Tim Baucom was recently named president of Shaw Industries. In this new role, Baucom is expanding his current responsibilities for the company’s residential flooring division to include Shaw’s commercial flooring and turf businesses, the company said.
Baucom joined Shaw in 1992 after spending the first 11 years of his career with DuPont, where he held positions in engineering, manufacturing, planning, sales and marketing. Since joining Shaw, Baucom has held leadership positions across multiple segments of the company including in residential and commercial sales. He was instrumental in building the commercial business into the largest and most profitable commercial flooring entity in North America. We connected with Baucom to talk about his approach to leadership at Shaw.
FT: Congratulations on your appointment to president of Shaw Industries. How would you describe your approach to leadership?
Baucom: After 25 years, I hope I may be a predictable leader, very passionate about servant leadership, trying to align and empower people to make decisions fast and close to the customer. Constantly looking at what the consumers and end users want, recognizing that we need to align our direct customers to satisfy that need together.
FT: I had the opportunity recently to interview Pam Rainey for the start of our Women in Flooring series, which kicked off in May. She said one of the things that drew her to Shaw was the company’s process, procedures, and systems. Can you elaborate a bit about how these have helped Shaw’s success?
Baucom: We’ve always been passionate about trying to understand what does that end consumer or end user need? That is very customer-centric—what are the insights that we can quickly convert to action and align our direct customers to satisfy and serve? By understanding those hidden needs—because one of the things that we find is that typically, flooring, no pun intended, is foundational to a broader project that they’re doing. So, the more that we can understand their needs and how our category fits into their broader needs, the more we can delight them.
FT: Your team talks a lot about consumer insights. How do you see those insights moving the needle for the company?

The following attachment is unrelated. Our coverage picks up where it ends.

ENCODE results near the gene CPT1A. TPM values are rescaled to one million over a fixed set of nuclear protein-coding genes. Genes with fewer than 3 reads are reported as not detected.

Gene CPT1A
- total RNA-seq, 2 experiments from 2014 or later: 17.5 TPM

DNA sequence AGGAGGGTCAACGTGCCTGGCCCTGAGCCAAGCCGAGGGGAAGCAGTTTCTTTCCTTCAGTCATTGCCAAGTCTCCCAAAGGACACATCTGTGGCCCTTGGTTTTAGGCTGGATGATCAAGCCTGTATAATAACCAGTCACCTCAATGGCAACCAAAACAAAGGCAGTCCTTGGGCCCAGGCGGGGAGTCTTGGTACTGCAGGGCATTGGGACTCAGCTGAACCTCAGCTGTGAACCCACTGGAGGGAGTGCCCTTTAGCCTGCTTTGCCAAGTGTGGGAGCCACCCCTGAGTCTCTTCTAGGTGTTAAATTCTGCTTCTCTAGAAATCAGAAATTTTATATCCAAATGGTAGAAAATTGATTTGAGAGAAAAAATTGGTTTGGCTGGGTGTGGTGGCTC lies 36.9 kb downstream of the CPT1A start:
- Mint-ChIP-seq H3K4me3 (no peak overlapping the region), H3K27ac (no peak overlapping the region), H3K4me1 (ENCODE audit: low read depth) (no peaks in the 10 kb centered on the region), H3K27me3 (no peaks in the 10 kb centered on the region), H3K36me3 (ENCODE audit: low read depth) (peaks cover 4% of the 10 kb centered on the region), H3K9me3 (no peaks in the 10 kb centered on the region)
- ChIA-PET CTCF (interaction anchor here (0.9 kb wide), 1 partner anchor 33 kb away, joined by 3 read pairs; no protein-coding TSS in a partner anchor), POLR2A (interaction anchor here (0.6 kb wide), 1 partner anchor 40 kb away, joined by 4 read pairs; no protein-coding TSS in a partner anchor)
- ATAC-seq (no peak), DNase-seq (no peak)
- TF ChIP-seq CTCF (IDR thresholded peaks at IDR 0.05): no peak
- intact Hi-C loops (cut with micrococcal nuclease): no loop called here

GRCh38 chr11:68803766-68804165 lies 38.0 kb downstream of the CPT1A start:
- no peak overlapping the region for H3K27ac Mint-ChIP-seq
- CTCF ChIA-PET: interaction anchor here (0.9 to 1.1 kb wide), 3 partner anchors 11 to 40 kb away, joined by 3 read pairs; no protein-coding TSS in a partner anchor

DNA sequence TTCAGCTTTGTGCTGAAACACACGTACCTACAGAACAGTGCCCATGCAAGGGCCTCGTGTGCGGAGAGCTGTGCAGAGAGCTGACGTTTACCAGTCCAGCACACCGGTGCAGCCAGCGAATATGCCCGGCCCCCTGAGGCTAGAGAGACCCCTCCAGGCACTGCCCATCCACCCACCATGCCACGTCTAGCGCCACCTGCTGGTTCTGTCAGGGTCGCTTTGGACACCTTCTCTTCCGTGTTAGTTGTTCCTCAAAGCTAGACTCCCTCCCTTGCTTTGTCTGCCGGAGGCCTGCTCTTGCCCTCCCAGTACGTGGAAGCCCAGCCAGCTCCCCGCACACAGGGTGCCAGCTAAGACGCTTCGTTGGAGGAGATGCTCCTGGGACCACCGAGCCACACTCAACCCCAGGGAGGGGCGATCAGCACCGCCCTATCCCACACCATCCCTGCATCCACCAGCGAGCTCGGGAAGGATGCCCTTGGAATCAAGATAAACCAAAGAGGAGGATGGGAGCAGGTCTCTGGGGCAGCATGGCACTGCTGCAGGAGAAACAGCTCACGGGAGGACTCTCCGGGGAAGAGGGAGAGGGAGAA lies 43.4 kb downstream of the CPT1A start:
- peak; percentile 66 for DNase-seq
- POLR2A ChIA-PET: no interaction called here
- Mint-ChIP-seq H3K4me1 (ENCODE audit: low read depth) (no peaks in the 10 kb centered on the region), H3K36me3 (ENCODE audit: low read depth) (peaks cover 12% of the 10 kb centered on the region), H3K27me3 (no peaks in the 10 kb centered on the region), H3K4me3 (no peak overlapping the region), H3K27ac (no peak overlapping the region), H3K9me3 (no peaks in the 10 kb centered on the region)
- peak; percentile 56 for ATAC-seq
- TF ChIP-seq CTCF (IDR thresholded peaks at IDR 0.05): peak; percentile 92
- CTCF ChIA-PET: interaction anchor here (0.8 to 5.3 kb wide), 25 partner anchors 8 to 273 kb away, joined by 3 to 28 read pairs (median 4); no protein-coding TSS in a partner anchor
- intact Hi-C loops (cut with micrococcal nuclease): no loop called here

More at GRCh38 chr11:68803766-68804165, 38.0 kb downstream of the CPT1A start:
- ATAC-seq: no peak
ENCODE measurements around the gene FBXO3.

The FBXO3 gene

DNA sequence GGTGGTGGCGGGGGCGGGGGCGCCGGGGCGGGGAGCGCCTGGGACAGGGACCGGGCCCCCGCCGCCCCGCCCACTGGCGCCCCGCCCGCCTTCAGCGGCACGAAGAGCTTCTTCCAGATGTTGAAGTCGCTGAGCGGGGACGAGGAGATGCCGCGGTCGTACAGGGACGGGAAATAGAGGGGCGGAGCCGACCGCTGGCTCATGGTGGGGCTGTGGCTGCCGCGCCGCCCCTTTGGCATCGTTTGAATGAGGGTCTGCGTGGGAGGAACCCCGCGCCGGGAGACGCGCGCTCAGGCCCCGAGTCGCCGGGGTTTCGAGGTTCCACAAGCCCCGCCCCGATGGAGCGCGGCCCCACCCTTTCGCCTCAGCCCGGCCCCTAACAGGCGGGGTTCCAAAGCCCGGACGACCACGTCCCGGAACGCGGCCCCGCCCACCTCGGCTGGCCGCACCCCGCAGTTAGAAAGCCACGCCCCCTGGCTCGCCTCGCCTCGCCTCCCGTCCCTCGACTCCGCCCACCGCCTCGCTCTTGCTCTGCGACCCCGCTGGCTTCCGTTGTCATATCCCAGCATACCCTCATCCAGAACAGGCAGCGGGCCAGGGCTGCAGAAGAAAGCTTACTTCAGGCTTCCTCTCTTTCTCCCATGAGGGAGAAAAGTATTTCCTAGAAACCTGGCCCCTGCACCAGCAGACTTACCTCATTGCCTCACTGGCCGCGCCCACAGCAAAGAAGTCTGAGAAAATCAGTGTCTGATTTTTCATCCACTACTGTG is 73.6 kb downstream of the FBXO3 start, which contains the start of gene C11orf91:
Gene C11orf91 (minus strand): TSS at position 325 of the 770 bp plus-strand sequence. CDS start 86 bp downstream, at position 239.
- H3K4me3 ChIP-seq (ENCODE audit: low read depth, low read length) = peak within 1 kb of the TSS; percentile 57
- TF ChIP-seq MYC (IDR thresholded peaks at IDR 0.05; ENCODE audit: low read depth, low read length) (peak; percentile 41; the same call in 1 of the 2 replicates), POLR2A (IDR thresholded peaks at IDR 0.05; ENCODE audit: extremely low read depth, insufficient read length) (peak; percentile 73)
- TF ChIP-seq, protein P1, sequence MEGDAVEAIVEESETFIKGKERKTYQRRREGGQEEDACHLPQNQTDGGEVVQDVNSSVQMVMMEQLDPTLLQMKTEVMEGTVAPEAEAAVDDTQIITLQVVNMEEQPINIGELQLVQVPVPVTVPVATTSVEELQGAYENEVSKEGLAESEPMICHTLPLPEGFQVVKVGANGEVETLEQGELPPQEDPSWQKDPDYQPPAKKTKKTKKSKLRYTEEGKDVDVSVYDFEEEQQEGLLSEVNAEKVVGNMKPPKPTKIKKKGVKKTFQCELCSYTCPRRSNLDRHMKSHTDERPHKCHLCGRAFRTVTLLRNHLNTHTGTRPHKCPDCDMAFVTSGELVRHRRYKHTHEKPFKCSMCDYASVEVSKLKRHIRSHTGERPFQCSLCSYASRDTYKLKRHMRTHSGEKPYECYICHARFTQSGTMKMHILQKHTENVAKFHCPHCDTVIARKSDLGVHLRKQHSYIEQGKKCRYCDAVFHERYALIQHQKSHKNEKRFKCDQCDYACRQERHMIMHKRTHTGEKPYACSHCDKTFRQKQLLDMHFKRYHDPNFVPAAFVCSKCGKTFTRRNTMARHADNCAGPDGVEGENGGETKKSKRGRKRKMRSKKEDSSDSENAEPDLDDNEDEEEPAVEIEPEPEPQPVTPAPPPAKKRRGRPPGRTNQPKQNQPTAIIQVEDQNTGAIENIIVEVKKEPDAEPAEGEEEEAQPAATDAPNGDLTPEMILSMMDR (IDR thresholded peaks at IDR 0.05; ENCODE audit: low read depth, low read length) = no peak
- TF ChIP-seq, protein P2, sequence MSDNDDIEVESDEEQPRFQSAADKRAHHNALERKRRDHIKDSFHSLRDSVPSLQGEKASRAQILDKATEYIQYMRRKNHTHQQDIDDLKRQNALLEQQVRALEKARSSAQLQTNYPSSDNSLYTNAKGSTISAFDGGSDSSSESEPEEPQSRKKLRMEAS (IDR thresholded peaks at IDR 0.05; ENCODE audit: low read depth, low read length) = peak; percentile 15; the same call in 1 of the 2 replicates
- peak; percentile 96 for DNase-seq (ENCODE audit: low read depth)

Baucom: There are two things that compete against each other. They’re pressed for time, so they want to make quick decisions. But the other is that today, purchasing is an act of advocacy that is broader than just the product, so they want to know what you stand for. That’s why we’re trying to translate our stories in the compelling brands, in addition to compelling products. I think probably 15 to 20 years ago it was more product centric, but now I think it incorporates broader needs. So, we’ve got to be able to take those insights and convert them to actions and to put those in brands that convey something of meaning that resonates with the target audience.
FT: In terms of what you stand for, Shaw talks a lot about diversity and inclusion.
Baucom: Certainly, I think that diversity and inclusion is around trying to make sure that you have a big tent and where everybody has a voice and that voice gets synthesized into the work product. We’ve certainly worked a lot to try to get a broad cross section, from different functions and different skills, and one of the things that attracted me to Shaw back in the days when I called on essentially every mill and the industry in the trade through DuPont, was that Shaw really did value every associate, from the C-suite all the way to the people who are managing logistics, such as the truck driver. I think that was an early side of diversity and inclusion. I think as we take on broader issues, we’ve got to broaden that tent even outside of Shaw a little bit more.